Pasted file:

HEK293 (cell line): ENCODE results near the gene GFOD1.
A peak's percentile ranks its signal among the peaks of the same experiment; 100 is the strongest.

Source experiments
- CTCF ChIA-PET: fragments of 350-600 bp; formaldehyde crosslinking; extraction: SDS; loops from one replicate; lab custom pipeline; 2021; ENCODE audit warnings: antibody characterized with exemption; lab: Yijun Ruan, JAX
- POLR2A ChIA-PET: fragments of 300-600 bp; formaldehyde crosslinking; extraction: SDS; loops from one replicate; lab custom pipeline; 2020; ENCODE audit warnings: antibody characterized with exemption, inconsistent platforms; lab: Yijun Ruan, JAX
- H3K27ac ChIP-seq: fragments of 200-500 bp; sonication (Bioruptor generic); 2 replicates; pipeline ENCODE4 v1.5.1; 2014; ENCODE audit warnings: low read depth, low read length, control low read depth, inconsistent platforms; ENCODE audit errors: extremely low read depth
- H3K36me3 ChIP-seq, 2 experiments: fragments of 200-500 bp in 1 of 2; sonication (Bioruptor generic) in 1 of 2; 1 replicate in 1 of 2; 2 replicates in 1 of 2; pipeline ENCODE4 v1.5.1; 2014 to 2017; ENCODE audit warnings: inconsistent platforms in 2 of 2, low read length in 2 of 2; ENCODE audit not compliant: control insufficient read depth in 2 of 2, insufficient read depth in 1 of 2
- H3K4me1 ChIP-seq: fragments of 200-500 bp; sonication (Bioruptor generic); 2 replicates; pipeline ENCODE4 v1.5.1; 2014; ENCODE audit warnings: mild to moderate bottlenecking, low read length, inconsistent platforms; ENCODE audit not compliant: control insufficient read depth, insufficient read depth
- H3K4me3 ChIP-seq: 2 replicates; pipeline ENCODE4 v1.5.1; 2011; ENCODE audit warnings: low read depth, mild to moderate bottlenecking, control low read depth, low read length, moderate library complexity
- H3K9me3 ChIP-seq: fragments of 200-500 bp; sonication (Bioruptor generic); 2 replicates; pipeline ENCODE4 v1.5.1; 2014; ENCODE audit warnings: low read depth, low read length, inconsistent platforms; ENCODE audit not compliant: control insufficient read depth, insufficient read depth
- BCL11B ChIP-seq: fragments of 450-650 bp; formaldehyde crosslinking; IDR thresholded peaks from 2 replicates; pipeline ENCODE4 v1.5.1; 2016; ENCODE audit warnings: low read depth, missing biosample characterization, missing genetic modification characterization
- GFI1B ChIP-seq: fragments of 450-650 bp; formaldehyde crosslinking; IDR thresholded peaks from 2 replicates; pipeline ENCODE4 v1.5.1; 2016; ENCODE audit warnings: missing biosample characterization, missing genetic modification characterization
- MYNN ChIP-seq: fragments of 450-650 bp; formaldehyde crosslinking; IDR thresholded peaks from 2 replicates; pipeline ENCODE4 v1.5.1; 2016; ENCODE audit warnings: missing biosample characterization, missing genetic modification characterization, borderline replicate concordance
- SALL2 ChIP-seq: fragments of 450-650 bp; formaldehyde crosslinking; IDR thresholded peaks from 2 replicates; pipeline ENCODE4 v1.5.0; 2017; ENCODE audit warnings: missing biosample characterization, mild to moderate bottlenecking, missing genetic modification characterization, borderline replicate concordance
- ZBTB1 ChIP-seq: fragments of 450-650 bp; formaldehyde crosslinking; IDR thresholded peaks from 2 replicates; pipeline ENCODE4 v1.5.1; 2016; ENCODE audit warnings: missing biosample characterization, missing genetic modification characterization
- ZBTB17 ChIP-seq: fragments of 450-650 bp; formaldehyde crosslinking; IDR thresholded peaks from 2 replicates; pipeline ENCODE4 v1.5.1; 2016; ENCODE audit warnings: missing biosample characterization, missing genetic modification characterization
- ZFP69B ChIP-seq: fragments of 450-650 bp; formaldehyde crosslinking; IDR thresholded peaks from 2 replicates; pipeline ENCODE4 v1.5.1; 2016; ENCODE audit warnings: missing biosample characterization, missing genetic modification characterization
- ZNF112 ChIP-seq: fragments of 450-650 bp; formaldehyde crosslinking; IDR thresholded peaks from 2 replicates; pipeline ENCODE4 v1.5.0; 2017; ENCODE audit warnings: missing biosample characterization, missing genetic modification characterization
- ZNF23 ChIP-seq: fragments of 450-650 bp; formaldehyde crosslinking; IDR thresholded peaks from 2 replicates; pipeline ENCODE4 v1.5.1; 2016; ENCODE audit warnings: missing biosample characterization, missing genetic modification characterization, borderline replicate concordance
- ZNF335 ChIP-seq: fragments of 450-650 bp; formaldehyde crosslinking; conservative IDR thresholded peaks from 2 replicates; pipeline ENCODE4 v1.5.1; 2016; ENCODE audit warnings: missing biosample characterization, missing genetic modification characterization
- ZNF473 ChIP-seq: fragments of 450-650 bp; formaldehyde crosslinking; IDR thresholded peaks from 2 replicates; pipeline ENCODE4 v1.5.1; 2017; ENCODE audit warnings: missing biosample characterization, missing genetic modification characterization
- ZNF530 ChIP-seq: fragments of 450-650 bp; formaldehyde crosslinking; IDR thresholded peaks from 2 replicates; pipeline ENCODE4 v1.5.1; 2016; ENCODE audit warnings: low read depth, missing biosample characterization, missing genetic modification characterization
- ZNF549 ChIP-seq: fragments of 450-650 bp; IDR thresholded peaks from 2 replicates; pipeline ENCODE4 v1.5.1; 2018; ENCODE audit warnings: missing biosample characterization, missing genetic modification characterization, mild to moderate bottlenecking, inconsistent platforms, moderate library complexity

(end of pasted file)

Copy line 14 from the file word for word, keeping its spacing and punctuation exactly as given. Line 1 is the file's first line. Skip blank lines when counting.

- SALL2 ChIP-seq: fragments of 450-650 bp; formaldehyde crosslinking; IDR thresholded peaks from 2 replicates; pipeline ENCODE4 v1.5.0; 2017; ENCODE audit warnings: missing biosample characterization, mild to moderate bottlenecking, missing genetic modification characterization, borderline replicate concordance